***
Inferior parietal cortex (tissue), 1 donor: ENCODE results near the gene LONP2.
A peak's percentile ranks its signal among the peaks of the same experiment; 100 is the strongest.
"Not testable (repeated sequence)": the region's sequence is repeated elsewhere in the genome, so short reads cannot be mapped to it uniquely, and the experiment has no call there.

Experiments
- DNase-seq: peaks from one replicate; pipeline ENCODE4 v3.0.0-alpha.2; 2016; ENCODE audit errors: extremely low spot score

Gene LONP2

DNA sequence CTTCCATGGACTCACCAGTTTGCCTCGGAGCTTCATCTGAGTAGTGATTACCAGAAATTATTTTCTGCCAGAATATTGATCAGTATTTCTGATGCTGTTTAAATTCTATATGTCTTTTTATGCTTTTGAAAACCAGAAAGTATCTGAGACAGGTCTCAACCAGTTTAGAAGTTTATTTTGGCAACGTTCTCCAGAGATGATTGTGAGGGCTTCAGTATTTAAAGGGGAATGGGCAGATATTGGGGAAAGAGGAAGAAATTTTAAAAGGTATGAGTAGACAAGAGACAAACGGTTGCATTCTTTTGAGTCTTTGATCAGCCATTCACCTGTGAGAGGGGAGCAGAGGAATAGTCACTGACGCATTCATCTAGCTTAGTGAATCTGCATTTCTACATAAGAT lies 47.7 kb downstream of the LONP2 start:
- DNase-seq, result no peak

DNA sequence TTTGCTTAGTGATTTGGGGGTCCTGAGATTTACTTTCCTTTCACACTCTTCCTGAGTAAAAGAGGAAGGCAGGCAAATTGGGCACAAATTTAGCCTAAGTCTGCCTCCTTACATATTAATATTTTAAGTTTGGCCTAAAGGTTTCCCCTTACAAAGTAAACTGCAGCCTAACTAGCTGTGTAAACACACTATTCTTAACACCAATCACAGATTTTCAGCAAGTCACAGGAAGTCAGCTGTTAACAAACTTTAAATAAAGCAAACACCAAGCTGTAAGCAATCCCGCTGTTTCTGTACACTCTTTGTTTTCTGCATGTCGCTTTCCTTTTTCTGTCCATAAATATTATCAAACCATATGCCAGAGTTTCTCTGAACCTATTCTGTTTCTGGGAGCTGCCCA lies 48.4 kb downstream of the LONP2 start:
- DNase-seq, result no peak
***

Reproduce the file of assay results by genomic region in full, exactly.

Inferior parietal cortex (tissue), 1 donor: ENCODE results near the gene LONP2.
A peak's percentile ranks its signal among the peaks of the same experiment; 100 is the strongest.
"Not testable (repeated sequence)": the region's sequence is repeated elsewhere in the genome, so short reads cannot be mapped to it uniquely, and the experiment has no call there.

Experiments
- DNase-seq: peaks from one replicate; pipeline ENCODE4 v3.0.0-alpha.2; 2016; ENCODE audit errors: extremely low spot score

Gene LONP2

DNA sequence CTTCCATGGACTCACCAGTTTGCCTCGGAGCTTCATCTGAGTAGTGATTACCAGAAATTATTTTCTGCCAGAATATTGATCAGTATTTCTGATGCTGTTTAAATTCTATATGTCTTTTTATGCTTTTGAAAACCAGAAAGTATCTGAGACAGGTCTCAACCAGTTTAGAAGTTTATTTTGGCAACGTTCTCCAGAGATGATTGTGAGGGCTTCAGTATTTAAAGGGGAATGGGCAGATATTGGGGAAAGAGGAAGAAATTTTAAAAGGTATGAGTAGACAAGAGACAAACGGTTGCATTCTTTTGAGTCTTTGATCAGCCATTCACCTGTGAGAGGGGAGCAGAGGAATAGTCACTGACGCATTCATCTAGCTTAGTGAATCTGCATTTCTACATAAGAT lies 47.7 kb downstream of the LONP2 start:
- DNase-seq, result no peak

DNA sequence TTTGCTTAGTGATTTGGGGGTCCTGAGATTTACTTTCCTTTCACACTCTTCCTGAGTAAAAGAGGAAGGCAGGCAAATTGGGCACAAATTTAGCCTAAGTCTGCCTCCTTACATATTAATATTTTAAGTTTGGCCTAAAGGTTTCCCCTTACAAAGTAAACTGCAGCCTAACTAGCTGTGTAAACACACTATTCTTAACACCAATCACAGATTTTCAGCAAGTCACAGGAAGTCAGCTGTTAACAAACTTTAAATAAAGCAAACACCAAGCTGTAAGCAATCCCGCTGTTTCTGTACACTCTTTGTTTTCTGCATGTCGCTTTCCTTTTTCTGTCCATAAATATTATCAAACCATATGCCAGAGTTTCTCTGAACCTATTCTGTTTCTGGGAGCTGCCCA lies 48.4 kb downstream of the LONP2 start:
- DNase-seq, result no peak